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Old 05-27-2009, 12:19 AM   #1 (permalink)
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DIY EV DC/DC converter?

Switching power supply
Perhaps the design could be modified for use as an EV DC/DC converter? At 40A continuous, an auxiliary battery might not even be necessary. Just a large car audio cap or two to assist the supply with load transients.

Modifications needed:
* If an auxiliary battery is used, the supply must not draw any significant current when off. Putting the controller on its own rectifier is an easy way to solve it. Then the only draw when off will be the feedback voltage divider and (insignificant) leakage current of the components.
* The supply (generally) needs to operate from a lower voltage. Use transistors with lower voltage ratings but higher current ratings and scale transformer turn ratios and component values as appropriate.
* Since devices like digital meters and the MOSFET drive circuit of some EV controllers need isolated supplies, add auxiliary outputs to supply those voltages.
* Replace the current-based fan controller with a temperature-based fan controller. Or leave the fan running whenever the supply is on since the power usage is insignificant.

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Old 05-27-2009, 08:18 AM   #2 (permalink)
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Thats way above my head, but I can definitely see where that would be incredibly useful.
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Old 05-31-2009, 02:30 PM   #3 (permalink)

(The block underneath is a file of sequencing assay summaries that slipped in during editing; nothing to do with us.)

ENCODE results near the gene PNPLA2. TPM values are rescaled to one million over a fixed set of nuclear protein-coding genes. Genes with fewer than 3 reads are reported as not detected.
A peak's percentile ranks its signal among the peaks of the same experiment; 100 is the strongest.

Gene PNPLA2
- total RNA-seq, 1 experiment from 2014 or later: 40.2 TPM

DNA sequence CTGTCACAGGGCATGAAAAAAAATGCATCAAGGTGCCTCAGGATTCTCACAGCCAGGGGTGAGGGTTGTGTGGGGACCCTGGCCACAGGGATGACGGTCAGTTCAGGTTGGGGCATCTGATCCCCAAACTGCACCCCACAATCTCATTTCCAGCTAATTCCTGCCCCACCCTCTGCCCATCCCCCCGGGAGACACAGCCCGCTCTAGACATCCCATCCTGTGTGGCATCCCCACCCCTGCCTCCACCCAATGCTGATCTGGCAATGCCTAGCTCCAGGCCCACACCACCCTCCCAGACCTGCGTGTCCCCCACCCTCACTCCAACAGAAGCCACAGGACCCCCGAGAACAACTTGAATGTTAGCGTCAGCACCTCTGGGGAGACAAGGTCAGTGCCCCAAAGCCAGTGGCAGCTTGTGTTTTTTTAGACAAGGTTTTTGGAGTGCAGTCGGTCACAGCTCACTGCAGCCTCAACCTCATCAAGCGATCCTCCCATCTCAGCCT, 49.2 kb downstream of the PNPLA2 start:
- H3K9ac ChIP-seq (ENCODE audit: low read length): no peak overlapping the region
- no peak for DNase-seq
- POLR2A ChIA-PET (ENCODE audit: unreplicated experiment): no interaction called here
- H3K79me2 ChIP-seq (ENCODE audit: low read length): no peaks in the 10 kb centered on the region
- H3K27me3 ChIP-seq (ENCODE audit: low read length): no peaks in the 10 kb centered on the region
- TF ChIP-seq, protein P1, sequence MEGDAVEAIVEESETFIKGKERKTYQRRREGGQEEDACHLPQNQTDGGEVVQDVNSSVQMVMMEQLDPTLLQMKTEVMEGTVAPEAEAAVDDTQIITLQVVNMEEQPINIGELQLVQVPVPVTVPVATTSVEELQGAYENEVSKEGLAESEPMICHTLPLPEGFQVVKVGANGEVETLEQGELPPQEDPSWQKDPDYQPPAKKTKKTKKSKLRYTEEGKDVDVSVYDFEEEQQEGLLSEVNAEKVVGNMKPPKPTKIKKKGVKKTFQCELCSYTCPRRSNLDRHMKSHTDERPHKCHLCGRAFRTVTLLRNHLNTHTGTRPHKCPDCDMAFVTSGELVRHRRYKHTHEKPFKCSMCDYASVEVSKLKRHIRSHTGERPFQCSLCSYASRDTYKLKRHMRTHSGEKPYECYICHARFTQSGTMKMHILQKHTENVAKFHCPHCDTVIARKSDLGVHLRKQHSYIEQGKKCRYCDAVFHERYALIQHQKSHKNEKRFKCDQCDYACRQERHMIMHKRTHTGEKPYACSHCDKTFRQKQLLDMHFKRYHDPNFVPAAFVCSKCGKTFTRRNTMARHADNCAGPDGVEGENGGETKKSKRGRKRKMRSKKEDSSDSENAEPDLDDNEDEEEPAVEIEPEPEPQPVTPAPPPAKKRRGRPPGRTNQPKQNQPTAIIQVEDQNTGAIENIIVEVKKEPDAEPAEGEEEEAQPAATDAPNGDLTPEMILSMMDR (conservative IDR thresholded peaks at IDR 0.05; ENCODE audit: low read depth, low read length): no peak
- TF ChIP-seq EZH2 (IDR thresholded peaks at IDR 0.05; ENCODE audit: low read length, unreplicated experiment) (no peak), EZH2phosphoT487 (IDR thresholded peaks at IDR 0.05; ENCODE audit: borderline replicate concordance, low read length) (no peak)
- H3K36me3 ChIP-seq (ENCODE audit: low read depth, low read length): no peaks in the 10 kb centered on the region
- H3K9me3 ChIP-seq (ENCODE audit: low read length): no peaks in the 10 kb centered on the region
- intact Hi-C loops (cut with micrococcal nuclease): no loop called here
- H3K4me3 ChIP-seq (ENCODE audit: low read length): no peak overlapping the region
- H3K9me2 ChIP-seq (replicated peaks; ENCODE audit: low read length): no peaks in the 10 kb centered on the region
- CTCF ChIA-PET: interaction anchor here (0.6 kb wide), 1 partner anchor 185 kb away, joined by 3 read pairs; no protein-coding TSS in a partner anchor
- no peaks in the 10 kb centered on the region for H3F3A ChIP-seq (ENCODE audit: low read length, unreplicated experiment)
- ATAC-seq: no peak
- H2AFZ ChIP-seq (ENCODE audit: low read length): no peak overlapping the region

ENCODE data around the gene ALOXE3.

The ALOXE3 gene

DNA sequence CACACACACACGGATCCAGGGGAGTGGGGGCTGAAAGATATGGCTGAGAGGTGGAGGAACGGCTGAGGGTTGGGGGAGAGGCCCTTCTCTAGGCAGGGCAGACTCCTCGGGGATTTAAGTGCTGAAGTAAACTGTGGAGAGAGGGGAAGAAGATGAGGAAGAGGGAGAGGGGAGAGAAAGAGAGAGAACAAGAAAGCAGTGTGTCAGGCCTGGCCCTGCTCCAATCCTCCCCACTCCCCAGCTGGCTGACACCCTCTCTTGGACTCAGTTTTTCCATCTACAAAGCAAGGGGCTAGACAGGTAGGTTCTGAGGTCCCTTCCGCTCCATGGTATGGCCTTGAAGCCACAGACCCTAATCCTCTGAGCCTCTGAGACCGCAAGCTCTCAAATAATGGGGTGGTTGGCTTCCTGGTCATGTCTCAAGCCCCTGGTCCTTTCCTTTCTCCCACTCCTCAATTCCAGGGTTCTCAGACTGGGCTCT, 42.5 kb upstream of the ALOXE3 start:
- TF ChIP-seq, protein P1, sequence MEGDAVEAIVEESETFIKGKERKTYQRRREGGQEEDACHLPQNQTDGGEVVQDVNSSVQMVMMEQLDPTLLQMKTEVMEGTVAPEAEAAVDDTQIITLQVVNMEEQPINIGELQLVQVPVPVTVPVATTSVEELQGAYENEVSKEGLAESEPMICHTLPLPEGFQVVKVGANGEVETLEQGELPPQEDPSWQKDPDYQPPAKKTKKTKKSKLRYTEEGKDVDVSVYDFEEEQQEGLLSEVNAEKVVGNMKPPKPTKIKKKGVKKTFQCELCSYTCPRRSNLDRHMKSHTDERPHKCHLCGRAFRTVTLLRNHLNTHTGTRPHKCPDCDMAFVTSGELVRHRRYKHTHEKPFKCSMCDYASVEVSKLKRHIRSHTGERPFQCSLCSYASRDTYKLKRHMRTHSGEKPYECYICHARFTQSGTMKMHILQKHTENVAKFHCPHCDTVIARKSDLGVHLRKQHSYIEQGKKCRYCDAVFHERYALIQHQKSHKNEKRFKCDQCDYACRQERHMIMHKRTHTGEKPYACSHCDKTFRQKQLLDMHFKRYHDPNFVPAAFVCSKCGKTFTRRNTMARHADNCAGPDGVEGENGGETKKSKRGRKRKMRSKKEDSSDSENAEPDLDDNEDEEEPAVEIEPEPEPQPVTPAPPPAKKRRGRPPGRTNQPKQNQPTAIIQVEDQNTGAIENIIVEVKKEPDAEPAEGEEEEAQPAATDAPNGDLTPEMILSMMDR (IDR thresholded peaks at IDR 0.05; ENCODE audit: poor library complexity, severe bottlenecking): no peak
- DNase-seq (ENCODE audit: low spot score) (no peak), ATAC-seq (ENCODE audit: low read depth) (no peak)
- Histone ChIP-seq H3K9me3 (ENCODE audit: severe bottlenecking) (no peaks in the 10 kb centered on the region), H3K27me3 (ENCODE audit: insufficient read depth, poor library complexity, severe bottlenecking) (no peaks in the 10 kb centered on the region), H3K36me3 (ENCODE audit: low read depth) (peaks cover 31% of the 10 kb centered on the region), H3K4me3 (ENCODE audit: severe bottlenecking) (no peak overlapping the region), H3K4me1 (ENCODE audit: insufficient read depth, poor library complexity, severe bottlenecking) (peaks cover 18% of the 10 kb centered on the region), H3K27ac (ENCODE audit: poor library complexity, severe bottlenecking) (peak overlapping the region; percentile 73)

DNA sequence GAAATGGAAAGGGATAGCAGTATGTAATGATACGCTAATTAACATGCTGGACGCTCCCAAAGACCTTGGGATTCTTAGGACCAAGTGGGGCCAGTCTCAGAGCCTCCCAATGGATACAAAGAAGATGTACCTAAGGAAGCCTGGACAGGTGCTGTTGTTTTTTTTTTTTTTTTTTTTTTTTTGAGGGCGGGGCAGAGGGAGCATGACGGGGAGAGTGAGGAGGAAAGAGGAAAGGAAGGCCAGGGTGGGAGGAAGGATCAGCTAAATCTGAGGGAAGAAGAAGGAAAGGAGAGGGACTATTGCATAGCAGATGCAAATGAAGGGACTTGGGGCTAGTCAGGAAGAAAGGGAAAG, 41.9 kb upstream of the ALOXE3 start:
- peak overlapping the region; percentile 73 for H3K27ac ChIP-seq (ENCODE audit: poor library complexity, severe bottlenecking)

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You can just buy any old 13.8V SMPS and stick 150...300VDC into it (rated voltage is normally 110...240VAC, take that times sqrt(2))

And then out comes your 13.8V :-) I switch mine on+off together with the main battery contactor (which is operated from the 12V aux battery)
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Old 06-01-2009, 06:45 PM   #4 (permalink)
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But what about for voltages lower than 150v?
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Old 06-02-2009, 01:09 AM   #5 (permalink)
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And I realized that an ordinary 13.8v supply will probably not work with an auxiliary battery unless it is modified. First off, 13.8v is not enough voltage to get much charge for short trips. A timer needs to be added to put it up to 14.4v for a few minutes. Then a current limit circuit must be added so the supply will never overload. (And tie that into the timer so it starts timing once the current limit is out.) And the supply must be tolerant of voltage remaining on its output when the input is disconnected. Most supplies will discharge the battery or even be damaged by that. Then add a circuit that will light up a warning light if the voltage drops below 13v and flash it whenever it is in current limit.
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Old 06-08-2009, 04:41 PM   #6 (permalink)
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I found a basic DIY DC-DC converter, complete with instructions...but it only goes to like 60volts...DC-to-DC Converter I'm probably going to figure out how to modify that one up to whatever my pack will be running...plenty of time to figure that out, though...still looking for a glider and funding >.< real bad time to work in the auto industry lol
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Old 04-12-2010, 08:13 AM   #7 (permalink)
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I don't know if this will help but Instructables have a DC-DC-HV-Boost-Converter which shows how you can boost the voltage to 500V.

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